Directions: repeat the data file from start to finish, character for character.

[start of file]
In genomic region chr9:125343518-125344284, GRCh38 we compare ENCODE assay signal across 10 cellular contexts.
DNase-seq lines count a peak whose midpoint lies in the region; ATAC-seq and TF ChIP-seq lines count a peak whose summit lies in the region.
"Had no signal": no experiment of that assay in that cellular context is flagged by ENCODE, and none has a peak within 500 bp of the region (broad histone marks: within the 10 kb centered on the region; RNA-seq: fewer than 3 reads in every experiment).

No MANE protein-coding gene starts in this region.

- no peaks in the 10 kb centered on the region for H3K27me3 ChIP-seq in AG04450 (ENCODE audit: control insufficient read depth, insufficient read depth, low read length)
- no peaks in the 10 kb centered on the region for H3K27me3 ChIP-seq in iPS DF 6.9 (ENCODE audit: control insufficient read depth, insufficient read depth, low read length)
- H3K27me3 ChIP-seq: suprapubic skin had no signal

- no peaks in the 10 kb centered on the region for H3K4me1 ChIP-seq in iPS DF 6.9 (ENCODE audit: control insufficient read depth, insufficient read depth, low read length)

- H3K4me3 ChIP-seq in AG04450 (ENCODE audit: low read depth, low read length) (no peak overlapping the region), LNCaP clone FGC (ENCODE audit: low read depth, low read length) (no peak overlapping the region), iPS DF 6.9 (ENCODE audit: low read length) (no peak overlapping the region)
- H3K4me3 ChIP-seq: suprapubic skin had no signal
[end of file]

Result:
In genomic region chr9:125343518-125344284, GRCh38 we compare ENCODE assay signal across 10 cellular contexts.
DNase-seq lines count a peak whose midpoint lies in the region; ATAC-seq and TF ChIP-seq lines count a peak whose summit lies in the region.
"Had no signal": no experiment of that assay in that cellular context is flagged by ENCODE, and none has a peak within 500 bp of the region (broad histone marks: within the 10 kb centered on the region; RNA-seq: fewer than 3 reads in every experiment).

No MANE protein-coding gene starts in this region.

- no peaks in the 10 kb centered on the region for H3K27me3 ChIP-seq in AG04450 (ENCODE audit: control insufficient read depth, insufficient read depth, low read length)
- no peaks in the 10 kb centered on the region for H3K27me3 ChIP-seq in iPS DF 6.9 (ENCODE audit: control insufficient read depth, insufficient read depth, low read length)
- H3K27me3 ChIP-seq: suprapubic skin had no signal

- no peaks in the 10 kb centered on the region for H3K4me1 ChIP-seq in iPS DF 6.9 (ENCODE audit: control insufficient read depth, insufficient read depth, low read length)

- H3K4me3 ChIP-seq in AG04450 (ENCODE audit: low read depth, low read length) (no peak overlapping the region), LNCaP clone FGC (ENCODE audit: low read depth, low read length) (no peak overlapping the region), iPS DF 6.9 (ENCODE audit: low read length) (no peak overlapping the region)
- H3K4me3 ChIP-seq: suprapubic skin had no signal